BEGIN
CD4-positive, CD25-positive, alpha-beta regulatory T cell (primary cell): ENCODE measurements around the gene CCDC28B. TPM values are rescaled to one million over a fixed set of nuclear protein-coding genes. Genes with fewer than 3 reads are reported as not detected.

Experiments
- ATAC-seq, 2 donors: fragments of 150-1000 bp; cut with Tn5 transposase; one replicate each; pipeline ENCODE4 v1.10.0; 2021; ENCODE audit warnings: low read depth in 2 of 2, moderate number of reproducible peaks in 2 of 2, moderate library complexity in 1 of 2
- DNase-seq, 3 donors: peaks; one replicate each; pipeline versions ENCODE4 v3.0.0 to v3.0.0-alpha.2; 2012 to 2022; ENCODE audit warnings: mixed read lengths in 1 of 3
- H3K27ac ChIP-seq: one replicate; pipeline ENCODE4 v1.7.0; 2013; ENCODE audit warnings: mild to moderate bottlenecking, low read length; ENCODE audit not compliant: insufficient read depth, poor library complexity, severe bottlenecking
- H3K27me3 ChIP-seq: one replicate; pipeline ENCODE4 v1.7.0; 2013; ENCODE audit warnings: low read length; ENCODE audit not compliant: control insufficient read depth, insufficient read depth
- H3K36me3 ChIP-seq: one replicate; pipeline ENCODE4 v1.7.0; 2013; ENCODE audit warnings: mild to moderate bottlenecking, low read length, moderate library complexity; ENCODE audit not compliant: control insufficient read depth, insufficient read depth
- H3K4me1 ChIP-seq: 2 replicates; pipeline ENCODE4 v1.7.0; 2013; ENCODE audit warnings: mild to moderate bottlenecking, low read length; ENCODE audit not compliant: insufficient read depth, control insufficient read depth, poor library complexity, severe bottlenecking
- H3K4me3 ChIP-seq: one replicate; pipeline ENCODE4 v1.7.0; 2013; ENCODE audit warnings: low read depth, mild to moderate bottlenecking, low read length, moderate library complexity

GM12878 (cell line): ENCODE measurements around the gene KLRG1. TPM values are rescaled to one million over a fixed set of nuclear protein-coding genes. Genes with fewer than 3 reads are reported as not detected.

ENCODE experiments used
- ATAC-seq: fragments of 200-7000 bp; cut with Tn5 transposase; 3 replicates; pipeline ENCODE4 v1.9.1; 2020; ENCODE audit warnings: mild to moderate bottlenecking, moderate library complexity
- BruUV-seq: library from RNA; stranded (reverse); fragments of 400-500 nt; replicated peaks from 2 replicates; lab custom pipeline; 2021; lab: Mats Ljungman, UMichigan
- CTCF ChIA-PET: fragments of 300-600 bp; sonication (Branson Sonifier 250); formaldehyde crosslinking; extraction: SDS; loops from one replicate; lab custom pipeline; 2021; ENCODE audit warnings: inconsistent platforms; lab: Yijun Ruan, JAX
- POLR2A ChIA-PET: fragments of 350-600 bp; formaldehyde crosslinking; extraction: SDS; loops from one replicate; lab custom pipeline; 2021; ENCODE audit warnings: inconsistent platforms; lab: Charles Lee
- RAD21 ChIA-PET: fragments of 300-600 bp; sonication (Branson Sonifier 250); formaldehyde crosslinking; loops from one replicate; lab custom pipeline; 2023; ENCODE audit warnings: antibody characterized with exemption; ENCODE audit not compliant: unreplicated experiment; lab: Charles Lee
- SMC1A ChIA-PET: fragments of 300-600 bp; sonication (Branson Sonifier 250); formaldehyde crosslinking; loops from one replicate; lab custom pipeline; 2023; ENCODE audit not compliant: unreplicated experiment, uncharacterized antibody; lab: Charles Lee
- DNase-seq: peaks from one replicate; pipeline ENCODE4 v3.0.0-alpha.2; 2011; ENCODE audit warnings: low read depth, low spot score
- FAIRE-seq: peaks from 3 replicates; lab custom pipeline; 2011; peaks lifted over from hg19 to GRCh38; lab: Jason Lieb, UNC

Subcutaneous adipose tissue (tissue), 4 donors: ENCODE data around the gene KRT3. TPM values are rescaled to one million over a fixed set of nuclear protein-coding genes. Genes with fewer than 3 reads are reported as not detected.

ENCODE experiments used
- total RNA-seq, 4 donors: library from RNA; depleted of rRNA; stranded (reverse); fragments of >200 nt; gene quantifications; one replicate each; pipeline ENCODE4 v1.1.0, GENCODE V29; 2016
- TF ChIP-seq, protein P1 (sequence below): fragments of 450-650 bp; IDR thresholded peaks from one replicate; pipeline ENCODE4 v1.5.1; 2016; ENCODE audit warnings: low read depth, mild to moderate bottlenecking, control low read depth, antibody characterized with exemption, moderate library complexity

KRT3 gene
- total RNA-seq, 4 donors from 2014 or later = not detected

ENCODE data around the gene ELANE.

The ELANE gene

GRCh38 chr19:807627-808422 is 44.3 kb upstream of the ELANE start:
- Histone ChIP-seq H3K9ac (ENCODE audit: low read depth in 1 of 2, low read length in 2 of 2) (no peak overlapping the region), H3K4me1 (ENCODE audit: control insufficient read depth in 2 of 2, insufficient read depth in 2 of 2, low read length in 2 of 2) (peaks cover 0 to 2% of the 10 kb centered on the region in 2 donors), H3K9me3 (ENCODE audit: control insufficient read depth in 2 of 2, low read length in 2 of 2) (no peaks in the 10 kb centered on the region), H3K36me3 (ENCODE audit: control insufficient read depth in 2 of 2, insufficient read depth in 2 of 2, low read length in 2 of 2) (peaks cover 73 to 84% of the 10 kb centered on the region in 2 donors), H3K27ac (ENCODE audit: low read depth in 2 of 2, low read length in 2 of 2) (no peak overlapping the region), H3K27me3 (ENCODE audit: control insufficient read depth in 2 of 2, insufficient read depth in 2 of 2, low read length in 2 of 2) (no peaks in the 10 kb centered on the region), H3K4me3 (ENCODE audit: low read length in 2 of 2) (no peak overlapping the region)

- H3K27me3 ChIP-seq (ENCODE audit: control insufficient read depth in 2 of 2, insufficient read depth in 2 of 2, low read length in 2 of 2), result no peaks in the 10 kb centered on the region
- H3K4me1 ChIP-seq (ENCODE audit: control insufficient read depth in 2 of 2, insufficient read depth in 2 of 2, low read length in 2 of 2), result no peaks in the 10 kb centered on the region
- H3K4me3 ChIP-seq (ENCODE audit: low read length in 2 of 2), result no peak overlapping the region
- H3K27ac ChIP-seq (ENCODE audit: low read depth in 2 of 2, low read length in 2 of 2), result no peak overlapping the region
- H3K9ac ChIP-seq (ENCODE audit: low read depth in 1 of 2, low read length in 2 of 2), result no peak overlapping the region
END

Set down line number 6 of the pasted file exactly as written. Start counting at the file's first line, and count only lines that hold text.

- H3K27me3 ChIP-seq: one replicate; pipeline ENCODE4 v1.7.0; 2013; ENCODE audit warnings: low read length; ENCODE audit not compliant: control insufficient read depth, insufficient read depth